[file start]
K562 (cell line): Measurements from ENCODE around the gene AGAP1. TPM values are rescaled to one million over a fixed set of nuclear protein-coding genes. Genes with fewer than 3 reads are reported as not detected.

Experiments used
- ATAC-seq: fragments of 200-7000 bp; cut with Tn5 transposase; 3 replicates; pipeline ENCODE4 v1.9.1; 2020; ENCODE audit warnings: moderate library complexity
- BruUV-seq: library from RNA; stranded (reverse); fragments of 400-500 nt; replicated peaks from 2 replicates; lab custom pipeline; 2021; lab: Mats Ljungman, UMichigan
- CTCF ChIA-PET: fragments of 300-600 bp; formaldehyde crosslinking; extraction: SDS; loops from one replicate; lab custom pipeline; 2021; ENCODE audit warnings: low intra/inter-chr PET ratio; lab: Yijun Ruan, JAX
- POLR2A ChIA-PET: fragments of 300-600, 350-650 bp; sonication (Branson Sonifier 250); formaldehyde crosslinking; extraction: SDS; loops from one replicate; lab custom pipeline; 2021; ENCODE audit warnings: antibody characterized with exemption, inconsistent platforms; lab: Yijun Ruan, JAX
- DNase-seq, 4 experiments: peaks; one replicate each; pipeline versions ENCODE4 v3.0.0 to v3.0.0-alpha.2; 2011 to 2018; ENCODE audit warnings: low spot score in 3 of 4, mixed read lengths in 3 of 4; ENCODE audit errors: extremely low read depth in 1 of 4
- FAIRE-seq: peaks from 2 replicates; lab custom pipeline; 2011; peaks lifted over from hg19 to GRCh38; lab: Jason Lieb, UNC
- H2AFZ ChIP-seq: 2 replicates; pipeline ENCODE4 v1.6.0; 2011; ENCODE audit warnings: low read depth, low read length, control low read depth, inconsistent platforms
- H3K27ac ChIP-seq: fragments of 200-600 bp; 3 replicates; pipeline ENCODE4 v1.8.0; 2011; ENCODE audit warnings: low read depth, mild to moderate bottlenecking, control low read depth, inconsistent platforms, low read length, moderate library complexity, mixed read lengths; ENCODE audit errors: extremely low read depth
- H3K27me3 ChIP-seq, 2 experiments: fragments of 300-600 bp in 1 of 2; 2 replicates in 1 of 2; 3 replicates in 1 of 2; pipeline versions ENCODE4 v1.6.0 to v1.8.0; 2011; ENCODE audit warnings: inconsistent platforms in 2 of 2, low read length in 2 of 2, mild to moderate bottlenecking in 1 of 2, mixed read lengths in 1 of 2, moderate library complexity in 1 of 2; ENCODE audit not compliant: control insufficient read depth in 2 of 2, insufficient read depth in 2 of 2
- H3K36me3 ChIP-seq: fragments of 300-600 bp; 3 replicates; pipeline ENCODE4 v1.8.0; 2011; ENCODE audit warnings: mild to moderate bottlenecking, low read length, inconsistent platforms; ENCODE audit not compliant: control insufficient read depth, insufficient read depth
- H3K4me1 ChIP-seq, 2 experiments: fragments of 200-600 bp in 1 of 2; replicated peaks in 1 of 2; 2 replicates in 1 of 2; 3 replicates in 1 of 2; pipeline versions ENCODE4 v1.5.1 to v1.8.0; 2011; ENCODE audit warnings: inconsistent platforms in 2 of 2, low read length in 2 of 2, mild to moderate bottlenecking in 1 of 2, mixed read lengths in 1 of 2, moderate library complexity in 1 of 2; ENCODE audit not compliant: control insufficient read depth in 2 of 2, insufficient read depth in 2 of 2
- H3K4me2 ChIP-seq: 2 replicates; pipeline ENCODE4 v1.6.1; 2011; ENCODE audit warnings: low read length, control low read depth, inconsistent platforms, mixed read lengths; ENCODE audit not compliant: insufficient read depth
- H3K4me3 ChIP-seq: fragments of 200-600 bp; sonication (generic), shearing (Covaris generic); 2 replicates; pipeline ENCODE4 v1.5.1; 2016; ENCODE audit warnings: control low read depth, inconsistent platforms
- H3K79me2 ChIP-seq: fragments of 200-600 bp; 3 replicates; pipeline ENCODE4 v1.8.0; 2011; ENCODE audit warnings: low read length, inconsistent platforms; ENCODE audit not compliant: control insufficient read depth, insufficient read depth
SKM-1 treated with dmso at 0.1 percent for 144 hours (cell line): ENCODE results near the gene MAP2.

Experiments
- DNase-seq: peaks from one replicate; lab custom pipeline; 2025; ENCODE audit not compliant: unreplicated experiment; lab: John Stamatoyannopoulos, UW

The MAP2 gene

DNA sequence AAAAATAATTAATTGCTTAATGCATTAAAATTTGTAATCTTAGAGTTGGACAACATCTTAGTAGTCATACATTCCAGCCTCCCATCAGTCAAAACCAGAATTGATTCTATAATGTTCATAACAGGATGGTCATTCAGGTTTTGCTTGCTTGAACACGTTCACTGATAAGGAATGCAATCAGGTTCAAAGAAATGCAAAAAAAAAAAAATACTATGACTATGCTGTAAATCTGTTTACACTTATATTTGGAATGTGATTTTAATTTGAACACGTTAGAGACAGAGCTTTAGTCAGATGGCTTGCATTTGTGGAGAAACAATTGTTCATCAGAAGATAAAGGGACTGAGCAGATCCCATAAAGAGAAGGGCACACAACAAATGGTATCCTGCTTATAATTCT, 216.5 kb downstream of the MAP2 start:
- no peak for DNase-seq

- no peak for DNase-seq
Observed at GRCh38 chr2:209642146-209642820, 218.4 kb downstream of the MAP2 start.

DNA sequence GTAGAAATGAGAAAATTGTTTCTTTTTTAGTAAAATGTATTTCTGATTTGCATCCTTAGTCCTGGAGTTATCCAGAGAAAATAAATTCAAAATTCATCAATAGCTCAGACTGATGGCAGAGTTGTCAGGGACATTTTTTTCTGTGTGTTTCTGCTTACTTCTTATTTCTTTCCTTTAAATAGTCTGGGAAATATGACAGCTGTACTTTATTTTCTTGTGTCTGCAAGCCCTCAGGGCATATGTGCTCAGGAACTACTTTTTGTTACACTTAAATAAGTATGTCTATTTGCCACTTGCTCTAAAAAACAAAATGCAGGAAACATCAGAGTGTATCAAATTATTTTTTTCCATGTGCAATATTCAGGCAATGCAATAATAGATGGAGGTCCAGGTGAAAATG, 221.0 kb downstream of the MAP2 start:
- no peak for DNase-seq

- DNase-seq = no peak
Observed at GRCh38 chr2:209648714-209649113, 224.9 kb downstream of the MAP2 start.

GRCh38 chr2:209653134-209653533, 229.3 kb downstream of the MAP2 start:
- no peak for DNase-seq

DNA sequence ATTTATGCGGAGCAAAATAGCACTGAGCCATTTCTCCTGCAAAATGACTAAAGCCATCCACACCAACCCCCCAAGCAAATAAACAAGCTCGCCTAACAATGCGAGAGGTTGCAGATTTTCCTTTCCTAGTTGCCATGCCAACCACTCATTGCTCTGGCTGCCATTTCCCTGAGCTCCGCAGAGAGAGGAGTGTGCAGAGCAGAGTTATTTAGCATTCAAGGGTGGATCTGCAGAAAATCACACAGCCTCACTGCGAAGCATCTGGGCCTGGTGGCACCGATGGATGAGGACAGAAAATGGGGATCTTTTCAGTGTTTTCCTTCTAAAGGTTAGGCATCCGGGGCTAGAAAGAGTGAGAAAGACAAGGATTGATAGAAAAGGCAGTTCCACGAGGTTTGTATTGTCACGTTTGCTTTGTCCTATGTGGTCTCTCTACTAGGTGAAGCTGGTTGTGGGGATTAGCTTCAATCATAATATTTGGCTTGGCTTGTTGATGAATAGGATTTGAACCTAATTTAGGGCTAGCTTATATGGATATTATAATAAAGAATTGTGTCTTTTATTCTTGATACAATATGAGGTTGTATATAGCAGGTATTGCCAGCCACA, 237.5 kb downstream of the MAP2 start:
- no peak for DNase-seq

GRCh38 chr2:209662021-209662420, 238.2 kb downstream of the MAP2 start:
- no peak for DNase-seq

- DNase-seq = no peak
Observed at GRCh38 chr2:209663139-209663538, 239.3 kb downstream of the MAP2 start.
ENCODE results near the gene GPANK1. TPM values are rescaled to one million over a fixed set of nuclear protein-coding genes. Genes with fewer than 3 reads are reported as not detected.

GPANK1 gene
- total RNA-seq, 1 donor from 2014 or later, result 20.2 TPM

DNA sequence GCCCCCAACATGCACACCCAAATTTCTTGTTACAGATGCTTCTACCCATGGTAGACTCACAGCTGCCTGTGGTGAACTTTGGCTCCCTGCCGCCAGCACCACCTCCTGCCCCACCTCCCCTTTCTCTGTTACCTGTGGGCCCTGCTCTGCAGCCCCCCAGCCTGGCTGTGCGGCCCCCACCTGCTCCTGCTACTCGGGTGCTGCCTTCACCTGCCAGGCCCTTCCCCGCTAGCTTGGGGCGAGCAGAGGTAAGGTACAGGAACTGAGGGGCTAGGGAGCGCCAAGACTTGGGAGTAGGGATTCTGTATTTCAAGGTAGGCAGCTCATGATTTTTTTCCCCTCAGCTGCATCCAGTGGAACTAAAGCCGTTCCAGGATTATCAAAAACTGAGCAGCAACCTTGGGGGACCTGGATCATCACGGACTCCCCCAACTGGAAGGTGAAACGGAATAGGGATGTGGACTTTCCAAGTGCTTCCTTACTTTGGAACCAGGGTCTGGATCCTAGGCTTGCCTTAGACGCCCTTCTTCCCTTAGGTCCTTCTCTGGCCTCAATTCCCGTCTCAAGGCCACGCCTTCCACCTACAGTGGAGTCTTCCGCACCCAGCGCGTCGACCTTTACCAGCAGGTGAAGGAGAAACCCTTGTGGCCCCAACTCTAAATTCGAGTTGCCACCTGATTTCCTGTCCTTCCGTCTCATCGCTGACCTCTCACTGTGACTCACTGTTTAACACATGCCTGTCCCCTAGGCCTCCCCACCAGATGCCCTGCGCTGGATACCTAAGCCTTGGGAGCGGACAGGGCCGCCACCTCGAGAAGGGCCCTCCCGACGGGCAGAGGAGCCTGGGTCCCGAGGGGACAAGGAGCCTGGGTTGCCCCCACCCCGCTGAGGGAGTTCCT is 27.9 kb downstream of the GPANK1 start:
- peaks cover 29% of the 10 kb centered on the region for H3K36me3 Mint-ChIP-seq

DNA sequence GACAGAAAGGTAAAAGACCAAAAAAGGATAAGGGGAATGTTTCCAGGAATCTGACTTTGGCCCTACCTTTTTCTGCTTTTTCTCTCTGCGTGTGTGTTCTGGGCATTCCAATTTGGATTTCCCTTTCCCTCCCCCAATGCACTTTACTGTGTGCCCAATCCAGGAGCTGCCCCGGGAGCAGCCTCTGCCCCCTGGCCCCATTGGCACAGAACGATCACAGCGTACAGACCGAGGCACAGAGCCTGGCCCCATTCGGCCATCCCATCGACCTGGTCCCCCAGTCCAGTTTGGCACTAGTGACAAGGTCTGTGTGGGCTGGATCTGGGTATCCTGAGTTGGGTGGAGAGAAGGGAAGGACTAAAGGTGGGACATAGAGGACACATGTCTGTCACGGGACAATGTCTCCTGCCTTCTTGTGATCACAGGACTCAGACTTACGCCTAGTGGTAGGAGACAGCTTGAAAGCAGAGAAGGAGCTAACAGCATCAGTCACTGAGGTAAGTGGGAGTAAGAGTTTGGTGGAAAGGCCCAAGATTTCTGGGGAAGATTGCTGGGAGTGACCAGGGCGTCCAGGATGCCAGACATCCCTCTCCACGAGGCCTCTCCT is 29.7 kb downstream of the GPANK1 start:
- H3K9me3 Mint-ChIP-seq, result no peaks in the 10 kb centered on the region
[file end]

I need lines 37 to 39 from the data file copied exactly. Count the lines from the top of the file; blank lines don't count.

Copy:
ENCODE results near the gene GPANK1. TPM values are rescaled to one million over a fixed set of nuclear protein-coding genes. Genes with fewer than 3 reads are reported as not detected.

GPANK1 gene
- total RNA-seq, 1 donor from 2014 or later, result 20.2 TPM